I had the pleasure of meeting David Peabody, a project manager at Unity's Calgary office, at a tech demo.
As a 90's kid interested in video games, I was familiar with Unity Technologies and its reputation as a leading software development platform for creating popular games like Fall Guys and mobile classics like Pokemon Go.
"We're a tech company, not just a video game company," he told me, “We’re heavily invested in the energy space with clients here in Calgary and around the world." It was clear that Unity's capabilities extended far beyond just gaming, with involvement in various industries such as film, VR, architecture, industrials and automotive, and the list goes on.
During the tech demo, I was introduced to Axl, Unity's robo-dog, in partnership with Boston Dynamics. The robot, which was capable of obstacle avoidance, backflips, and 360-degree video and photography, was powered by Unity's software. The demonstration highlighted the diversity of Unity's resources and how they constantly push the boundaries of technology and give users a glimpse of what the future could look like.
As I watched the reactions of the business folks at the demo and a group of curious children who came to take a look, it was clear that Unity's technology had the potential for a wide range of applications that could still bring as much delight as games. Thinking about the possibilities and potential for further innovation here in Calgary was exciting.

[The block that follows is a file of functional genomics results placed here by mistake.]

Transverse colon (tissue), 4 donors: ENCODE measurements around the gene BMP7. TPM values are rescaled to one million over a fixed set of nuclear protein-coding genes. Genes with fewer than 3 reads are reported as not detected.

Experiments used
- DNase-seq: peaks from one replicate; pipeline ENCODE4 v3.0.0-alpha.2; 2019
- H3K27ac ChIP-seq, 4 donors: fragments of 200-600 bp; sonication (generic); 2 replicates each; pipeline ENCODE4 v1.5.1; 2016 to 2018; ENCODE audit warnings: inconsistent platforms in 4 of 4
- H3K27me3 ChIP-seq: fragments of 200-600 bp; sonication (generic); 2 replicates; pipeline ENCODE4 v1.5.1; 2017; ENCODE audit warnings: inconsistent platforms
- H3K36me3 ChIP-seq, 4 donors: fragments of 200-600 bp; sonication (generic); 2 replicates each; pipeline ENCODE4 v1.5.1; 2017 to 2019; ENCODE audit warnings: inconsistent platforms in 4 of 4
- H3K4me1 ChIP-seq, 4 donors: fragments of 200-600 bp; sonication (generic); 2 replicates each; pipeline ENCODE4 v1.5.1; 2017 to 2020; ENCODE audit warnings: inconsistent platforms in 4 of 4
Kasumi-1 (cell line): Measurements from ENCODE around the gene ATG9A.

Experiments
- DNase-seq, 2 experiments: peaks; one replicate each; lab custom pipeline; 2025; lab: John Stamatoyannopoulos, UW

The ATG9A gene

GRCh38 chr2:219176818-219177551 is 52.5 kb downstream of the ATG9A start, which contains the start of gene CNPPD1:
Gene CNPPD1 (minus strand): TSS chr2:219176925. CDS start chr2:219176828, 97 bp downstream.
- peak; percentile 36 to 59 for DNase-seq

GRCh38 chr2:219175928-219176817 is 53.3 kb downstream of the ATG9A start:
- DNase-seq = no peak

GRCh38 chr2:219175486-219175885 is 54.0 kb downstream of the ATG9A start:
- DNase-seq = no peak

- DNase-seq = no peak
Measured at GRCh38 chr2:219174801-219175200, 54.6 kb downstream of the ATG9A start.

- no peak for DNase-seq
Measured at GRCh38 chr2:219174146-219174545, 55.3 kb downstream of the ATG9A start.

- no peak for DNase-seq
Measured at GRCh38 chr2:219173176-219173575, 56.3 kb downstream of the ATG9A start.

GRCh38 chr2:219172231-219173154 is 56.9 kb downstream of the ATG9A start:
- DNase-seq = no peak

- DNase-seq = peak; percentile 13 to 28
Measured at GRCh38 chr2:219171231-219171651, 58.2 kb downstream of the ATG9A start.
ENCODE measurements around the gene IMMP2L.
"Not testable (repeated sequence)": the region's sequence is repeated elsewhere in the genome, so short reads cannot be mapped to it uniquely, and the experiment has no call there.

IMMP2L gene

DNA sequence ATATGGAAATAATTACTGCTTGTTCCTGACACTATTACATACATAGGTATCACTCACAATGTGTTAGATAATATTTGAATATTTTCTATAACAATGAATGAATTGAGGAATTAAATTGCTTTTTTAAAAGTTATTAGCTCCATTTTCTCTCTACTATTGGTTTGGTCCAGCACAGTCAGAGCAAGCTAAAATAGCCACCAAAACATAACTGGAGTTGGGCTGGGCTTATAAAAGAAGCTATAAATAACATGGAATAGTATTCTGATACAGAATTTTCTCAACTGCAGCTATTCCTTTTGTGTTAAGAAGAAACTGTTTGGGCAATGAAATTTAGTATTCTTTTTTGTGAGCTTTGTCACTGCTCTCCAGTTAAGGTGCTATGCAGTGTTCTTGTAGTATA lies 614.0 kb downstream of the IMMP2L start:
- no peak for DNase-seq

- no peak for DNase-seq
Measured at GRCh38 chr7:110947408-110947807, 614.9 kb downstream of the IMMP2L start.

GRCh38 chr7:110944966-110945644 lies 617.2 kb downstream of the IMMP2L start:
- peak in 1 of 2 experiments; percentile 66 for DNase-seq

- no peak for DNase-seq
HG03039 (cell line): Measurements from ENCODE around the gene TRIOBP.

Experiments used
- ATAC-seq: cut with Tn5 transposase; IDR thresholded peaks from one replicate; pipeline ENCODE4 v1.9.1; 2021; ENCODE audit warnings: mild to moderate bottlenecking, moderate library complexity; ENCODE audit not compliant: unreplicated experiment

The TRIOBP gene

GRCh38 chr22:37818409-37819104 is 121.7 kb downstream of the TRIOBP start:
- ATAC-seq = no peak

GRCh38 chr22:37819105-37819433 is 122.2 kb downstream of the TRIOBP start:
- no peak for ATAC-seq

The next time I met with David, I had the opportunity to speak with Nick Facey, a Global Program Manager with Unity, who’s the leader of the local Calgary team. Nick's insights further deepened my understanding of Unity and its work in Calgary. “Video games require and lead to the creation of incredible technology, but the user doesn’t have to be an engineer to get the full benefit and experience. We’re committed to bringing that same approach to the industrial sectors. “
"In Calgary, we're expanding, but currently largely the Accelerate Solutions group, and that's a team that delivers industry-first use cases and scaling solution partnerships," Nick explained. "What we're doing is looking for companies that want to get out in front of change and drive innovation, and then we build it together. Suncor is a pretty neat example of that."
One project Nick shared with me was their work on the giant mining trucks used by companies like Suncor in Fort Hills, Alberta. Initially, Nick described the project as more of a pilot project, but the ramifications of their work had incredible outcomes.